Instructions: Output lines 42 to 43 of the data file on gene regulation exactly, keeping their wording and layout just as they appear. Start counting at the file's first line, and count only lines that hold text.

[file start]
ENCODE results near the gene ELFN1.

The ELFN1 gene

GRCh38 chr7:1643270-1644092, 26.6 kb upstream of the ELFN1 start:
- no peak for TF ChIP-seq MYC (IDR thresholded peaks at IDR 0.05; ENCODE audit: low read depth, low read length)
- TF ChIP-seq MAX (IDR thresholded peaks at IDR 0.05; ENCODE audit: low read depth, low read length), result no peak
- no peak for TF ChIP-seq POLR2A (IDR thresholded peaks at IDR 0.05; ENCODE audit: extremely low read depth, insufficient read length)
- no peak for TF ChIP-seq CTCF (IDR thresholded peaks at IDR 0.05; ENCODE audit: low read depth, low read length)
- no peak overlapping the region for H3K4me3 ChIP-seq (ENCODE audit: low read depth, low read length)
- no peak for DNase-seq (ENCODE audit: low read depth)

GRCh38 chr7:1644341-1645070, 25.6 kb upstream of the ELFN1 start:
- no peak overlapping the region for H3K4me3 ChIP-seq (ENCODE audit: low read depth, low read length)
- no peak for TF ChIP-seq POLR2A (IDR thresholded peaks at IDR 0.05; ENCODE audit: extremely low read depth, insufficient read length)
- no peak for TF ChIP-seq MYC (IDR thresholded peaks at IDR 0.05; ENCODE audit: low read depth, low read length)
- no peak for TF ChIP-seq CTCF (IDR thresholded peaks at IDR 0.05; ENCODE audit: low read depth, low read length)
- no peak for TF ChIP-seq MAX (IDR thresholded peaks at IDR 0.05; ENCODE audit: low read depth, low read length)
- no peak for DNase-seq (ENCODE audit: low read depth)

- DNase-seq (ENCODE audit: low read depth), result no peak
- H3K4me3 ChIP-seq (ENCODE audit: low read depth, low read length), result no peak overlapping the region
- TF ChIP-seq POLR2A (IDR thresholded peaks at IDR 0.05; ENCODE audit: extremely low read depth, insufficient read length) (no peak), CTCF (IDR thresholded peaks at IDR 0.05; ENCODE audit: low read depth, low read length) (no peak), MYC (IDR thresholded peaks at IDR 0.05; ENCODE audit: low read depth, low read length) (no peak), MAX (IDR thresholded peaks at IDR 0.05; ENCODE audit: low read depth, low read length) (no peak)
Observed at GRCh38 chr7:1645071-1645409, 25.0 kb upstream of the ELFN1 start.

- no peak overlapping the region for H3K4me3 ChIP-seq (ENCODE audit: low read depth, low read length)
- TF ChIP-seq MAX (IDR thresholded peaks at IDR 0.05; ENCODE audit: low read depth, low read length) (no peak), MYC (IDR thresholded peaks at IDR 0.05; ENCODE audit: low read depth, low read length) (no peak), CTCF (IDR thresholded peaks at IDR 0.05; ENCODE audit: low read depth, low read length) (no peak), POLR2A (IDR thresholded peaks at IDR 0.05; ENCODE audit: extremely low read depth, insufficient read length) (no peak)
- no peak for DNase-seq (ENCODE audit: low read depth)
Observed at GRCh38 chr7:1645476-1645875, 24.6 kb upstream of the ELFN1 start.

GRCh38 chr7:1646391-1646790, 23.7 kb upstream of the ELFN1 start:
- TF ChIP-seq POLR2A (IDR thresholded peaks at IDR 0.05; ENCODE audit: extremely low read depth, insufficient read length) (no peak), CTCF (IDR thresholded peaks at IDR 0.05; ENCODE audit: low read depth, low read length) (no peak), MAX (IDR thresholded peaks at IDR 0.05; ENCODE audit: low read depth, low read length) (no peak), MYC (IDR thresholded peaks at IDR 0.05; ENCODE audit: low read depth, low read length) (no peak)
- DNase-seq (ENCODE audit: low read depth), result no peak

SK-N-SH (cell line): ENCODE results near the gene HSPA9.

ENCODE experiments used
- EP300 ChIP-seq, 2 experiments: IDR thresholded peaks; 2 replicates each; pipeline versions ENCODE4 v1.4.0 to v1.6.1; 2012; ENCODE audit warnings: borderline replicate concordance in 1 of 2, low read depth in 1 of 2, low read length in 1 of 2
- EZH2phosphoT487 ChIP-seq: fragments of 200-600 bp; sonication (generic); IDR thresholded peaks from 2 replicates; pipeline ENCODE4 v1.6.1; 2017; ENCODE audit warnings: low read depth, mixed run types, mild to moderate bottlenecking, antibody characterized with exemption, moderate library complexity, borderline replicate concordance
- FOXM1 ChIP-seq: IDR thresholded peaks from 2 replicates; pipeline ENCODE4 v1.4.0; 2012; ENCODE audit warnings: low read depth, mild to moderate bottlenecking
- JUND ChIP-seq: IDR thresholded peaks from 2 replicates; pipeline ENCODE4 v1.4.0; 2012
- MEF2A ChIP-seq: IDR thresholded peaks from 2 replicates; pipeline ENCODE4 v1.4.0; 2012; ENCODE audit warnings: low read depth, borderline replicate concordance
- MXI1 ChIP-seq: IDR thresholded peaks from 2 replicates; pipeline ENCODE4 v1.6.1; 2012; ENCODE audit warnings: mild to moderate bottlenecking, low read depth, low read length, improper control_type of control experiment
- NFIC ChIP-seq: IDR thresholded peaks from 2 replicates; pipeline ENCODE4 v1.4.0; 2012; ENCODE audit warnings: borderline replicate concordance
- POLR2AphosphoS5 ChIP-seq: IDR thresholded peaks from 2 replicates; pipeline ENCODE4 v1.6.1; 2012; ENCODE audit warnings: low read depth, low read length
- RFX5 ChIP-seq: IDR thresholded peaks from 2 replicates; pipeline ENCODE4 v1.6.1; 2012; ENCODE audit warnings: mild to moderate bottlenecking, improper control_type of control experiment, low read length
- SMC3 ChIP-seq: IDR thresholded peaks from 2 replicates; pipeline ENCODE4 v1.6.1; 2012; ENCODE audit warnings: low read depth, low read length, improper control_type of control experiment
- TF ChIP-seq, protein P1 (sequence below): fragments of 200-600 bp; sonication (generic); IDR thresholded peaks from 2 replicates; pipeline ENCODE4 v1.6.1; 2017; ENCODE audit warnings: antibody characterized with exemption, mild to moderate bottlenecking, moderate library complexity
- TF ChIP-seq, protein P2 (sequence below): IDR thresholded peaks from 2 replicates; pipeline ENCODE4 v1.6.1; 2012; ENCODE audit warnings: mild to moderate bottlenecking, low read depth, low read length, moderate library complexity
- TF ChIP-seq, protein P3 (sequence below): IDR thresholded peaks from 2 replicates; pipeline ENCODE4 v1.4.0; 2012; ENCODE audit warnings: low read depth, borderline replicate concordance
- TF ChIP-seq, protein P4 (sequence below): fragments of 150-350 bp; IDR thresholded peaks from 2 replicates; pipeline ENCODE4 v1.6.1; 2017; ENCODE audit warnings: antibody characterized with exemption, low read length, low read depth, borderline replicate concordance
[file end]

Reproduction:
- TF ChIP-seq, protein P3 (sequence below): IDR thresholded peaks from 2 replicates; pipeline ENCODE4 v1.4.0; 2012; ENCODE audit warnings: low read depth, borderline replicate concordance
- TF ChIP-seq, protein P4 (sequence below): fragments of 150-350 bp; IDR thresholded peaks from 2 replicates; pipeline ENCODE4 v1.6.1; 2017; ENCODE audit warnings: antibody characterized with exemption, low read length, low read depth, borderline replicate concordance